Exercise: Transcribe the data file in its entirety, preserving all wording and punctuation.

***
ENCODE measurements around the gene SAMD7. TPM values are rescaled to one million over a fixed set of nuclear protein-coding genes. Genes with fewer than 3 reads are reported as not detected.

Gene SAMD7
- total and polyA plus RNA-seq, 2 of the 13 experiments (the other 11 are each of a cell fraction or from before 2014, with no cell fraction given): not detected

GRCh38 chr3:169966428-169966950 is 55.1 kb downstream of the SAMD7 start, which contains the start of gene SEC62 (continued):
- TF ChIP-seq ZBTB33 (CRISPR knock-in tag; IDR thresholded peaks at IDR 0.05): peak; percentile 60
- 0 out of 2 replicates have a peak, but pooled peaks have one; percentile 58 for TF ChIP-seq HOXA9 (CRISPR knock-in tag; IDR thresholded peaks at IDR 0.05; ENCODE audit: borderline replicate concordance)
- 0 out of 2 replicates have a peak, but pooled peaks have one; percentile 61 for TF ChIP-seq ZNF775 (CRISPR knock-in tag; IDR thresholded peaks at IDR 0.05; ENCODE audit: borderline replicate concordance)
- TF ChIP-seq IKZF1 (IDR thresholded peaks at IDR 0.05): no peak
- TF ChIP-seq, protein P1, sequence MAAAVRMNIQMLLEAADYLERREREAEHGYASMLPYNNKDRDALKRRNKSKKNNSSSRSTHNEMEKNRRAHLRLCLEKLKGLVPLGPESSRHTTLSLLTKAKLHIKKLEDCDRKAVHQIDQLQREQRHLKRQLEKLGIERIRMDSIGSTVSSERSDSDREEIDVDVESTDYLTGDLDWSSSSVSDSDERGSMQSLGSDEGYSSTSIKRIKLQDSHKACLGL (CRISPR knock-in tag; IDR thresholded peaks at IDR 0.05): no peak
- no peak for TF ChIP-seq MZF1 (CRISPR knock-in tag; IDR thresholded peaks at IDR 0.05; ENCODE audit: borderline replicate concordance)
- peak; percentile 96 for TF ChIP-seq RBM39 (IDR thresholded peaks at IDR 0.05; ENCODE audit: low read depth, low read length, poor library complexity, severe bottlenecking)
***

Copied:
ENCODE measurements around the gene SAMD7. TPM values are rescaled to one million over a fixed set of nuclear protein-coding genes. Genes with fewer than 3 reads are reported as not detected.

Gene SAMD7
- total and polyA plus RNA-seq, 2 of the 13 experiments (the other 11 are each of a cell fraction or from before 2014, with no cell fraction given): not detected

GRCh38 chr3:169966428-169966950 is 55.1 kb downstream of the SAMD7 start, which contains the start of gene SEC62 (continued):
- TF ChIP-seq ZBTB33 (CRISPR knock-in tag; IDR thresholded peaks at IDR 0.05): peak; percentile 60
- 0 out of 2 replicates have a peak, but pooled peaks have one; percentile 58 for TF ChIP-seq HOXA9 (CRISPR knock-in tag; IDR thresholded peaks at IDR 0.05; ENCODE audit: borderline replicate concordance)
- 0 out of 2 replicates have a peak, but pooled peaks have one; percentile 61 for TF ChIP-seq ZNF775 (CRISPR knock-in tag; IDR thresholded peaks at IDR 0.05; ENCODE audit: borderline replicate concordance)
- TF ChIP-seq IKZF1 (IDR thresholded peaks at IDR 0.05): no peak
- TF ChIP-seq, protein P1, sequence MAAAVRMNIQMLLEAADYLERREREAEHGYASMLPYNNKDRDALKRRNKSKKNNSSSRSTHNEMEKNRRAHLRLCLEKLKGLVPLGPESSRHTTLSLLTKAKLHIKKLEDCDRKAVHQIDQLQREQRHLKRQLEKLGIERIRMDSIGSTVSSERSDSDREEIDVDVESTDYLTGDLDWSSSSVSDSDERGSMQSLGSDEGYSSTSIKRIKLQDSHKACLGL (CRISPR knock-in tag; IDR thresholded peaks at IDR 0.05): no peak
- no peak for TF ChIP-seq MZF1 (CRISPR knock-in tag; IDR thresholded peaks at IDR 0.05; ENCODE audit: borderline replicate concordance)
- peak; percentile 96 for TF ChIP-seq RBM39 (IDR thresholded peaks at IDR 0.05; ENCODE audit: low read depth, low read length, poor library complexity, severe bottlenecking)